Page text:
What happens when conscious or unconscious bias hinders growth?

Delight (Dee) Mapasure

Delight (Dee) Mapasure, founder of K’s Wors – authentic South African Boerewors sausages – had to take drastic measures when she wanted to get hold of a supplier.

The Manchester business woman had been emailing a supplier for several months to set up a meeting but failed to get a response.

She already had an inclination that she wasn’t getting a reply due to her African heritage. So, she created a fake email address with a western name and asked for a meeting.

Within an hour of doing so, she received a reply from the supplier with a date and time.

Dee said: “I went to see the supplier and eventually told them what I had to do to set up a meeting in the first place.

“They were really shocked and tried to explain to me that they would never discriminate against someone due to their name. But the fact was, as soon as I emailed with a western name, I got a meeting immediately.

“I had a feeling bias, whether conscious or unconscious, was playing a part, and I also knew I had to do something about it too.”

Dee spoke about her experience during a recent roundtable discussion held in partnership with Addleshaw Goddard exploring the journeys of Black entrepreneurs as we mark Black History Month.

Reflecting about the inspiration behind K’s Wors, Dee said: “I founded the business because I missed home. When I came to Manchester it was cold and dark, and the winter is pretty hard.

“And so, when you miss home, you think about the food whether that’s your mother’s cooking or your grandmother’s cooking, or just the chippy down the road. I missed the meals because mealtimes are big in Africa and so I decided to start a food brand, but I wanted to introduce something that represented me, something that really connected with my heritage.”

Dee started producing sausages in her kitchen in 2016. Since then, the business has grown organically and is stocked by Ocado and exported to several countries.

Last year, Dee appeared on Dragons’ Den but didn’t convince the judges to invest. Despite that, Dee says she has continued to thrive.

“I tend to follow my instincts,” she said.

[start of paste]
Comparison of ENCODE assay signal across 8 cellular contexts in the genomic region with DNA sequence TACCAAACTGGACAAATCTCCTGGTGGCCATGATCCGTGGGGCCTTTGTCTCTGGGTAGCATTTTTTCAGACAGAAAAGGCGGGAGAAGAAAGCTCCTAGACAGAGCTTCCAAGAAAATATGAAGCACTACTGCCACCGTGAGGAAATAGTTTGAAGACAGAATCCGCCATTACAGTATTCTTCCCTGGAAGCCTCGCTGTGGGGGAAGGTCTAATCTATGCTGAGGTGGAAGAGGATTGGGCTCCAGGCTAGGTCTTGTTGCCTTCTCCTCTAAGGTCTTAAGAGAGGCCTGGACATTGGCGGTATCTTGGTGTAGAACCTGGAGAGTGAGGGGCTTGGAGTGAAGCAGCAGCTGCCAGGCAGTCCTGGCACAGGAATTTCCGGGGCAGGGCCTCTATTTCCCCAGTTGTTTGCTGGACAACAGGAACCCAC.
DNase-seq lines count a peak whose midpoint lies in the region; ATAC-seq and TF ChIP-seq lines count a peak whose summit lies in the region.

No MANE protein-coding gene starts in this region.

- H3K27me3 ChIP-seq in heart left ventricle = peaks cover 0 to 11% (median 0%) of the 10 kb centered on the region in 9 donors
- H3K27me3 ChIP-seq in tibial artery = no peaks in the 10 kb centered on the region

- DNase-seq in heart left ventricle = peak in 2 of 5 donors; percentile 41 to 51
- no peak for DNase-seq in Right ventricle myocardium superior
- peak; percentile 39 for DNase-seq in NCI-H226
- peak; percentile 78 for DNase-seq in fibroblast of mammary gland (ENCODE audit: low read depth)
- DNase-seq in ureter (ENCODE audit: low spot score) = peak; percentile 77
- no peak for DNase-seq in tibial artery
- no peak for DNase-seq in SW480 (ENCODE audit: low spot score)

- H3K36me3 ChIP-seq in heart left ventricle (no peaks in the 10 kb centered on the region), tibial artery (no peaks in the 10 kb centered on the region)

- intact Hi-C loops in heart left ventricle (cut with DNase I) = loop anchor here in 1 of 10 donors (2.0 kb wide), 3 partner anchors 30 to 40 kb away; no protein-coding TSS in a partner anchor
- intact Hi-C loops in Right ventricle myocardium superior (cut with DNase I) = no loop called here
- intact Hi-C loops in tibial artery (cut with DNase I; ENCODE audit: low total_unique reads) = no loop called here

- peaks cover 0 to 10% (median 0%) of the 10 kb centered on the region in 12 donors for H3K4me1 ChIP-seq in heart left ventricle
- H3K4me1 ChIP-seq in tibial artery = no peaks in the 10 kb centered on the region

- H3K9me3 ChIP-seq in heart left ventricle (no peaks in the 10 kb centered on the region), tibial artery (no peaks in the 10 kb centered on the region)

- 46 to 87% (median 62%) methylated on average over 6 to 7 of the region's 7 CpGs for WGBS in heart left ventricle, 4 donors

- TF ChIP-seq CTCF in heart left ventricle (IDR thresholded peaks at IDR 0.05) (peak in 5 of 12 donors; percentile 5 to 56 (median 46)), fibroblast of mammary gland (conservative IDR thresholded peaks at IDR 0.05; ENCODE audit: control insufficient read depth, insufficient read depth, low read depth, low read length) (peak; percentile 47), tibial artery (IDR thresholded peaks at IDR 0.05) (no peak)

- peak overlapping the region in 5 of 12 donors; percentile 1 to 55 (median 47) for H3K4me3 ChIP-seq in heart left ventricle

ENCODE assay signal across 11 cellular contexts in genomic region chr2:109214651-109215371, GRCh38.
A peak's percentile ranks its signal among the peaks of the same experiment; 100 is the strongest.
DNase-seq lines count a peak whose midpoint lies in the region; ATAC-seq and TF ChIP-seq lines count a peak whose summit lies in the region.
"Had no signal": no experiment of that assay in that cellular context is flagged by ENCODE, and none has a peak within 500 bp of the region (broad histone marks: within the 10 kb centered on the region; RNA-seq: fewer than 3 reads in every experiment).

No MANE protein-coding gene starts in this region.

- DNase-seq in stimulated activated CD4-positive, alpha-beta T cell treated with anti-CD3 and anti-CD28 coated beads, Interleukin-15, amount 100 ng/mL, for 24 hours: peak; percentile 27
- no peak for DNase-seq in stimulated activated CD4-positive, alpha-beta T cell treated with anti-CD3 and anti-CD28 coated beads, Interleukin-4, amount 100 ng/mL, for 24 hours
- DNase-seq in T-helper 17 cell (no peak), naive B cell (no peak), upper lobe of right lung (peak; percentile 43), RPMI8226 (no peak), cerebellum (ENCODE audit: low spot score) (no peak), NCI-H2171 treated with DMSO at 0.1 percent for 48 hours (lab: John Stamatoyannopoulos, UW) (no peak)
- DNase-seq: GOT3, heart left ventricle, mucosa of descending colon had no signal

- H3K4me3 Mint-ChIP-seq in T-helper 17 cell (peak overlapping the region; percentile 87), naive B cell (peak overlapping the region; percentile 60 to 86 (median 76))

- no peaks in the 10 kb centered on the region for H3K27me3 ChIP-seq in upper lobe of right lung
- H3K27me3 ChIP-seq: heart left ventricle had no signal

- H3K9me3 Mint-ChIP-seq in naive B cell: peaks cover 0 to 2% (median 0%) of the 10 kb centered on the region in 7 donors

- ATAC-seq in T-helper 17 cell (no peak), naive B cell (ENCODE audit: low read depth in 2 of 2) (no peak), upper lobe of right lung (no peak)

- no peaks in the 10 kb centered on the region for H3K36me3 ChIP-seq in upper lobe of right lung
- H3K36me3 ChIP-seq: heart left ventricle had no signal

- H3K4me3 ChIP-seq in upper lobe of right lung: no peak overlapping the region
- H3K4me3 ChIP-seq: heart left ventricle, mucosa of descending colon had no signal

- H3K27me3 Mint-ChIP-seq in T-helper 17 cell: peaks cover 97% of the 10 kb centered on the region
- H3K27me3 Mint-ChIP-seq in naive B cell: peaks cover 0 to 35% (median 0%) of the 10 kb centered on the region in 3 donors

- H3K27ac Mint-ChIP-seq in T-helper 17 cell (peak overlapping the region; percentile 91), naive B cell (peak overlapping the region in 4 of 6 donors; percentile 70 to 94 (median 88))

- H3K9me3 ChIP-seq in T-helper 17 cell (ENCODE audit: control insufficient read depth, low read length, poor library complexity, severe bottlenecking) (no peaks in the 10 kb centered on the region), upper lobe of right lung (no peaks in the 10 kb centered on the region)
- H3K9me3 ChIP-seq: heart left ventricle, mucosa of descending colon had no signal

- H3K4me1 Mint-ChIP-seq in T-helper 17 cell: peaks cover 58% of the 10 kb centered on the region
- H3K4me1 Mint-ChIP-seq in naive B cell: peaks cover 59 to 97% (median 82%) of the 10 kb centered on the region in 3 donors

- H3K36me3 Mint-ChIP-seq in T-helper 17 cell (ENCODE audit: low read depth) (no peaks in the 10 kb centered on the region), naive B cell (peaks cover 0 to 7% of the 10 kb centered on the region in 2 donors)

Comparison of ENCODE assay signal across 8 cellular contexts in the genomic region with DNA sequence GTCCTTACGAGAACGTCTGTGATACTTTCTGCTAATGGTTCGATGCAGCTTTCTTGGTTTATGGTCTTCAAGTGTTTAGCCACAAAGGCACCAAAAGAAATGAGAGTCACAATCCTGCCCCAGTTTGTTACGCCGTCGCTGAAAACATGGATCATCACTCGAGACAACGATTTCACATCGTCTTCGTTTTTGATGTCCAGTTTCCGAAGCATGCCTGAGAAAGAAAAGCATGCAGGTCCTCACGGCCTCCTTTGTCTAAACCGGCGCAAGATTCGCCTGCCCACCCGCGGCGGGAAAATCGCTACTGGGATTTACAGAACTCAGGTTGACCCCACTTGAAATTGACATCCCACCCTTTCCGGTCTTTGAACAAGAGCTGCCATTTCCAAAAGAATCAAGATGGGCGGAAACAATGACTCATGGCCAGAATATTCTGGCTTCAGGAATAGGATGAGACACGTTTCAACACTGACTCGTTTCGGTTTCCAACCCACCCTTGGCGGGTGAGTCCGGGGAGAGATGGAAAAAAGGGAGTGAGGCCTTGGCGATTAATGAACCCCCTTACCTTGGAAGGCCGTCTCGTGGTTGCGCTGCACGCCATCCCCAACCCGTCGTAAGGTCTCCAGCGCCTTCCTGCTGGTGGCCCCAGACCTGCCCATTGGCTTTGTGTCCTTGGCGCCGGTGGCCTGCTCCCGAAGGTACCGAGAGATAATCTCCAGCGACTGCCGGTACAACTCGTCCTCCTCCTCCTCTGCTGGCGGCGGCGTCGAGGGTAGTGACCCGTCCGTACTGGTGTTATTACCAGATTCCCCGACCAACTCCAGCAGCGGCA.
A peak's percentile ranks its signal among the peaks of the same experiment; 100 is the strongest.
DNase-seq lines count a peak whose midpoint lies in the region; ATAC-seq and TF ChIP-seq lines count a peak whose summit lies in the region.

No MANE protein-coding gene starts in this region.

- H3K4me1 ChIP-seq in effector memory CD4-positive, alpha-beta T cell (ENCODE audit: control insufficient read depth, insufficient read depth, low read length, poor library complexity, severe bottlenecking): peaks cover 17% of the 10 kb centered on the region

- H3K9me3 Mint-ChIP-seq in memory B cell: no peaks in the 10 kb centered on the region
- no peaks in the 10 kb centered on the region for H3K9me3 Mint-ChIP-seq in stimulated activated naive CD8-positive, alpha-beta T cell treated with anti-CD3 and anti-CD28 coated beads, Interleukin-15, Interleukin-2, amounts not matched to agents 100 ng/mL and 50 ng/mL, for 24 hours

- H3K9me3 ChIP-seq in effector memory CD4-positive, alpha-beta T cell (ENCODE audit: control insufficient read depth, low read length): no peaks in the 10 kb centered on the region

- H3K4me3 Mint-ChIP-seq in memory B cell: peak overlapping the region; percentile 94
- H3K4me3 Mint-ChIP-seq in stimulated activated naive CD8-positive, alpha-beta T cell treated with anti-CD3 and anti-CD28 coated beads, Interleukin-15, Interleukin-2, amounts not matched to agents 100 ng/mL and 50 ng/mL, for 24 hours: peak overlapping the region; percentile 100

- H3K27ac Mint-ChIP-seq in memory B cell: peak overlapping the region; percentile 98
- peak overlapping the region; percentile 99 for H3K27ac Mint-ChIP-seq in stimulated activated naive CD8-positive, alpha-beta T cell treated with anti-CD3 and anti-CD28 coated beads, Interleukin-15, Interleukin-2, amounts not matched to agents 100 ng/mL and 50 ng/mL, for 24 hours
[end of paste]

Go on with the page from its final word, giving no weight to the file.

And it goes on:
“The Dragons didn’t think I had enough experience in the food and drinks sector, but I know my business and I know where I want to take it and what I am after.

“I seek opportunities where I feel my business needs it the most, and that is what has helped us to grow even through the pandemic.”

Ngozi Weller

Ngozi Weller also spoke about bias.

She launched her wellbeing business Aurora Wellness in 2017 having suffered a mental health breakdown whilst working for an oil and gas company.

Ngozi spoke about reaching the ‘Black ceiling’ when she saw her white counterparts rise through the ranks while her own career became stagnant, despite working twice as hard.

She said: “I was working twice as hard and getting brilliant results. I even had managers telling me I was doing a brilliant job and that I should be getting a promotion. But when I went for more senior positions I was being overlooked for lesser experienced white colleagues.

“When I questioned it I was told that I wasn’t getting the roles because I was too ‘jokey’ and after a while that breaks you down.”

Following a breakdown, Ngozi launched Aurora Wellness with her cousin Obehi Alofoje to help organisations with mental health awareness.

“I was off work for more than a year after having a dramatic episode where I found myself crying on the kitchen floor. I took therapy and medication to get me back into a good place. That’s when I teamed up with Obehe so we could help people a lot sooner.

“We work with SMEs across the UK to provide wellbeing support, a service that wasn’t there for me in my time of need.”

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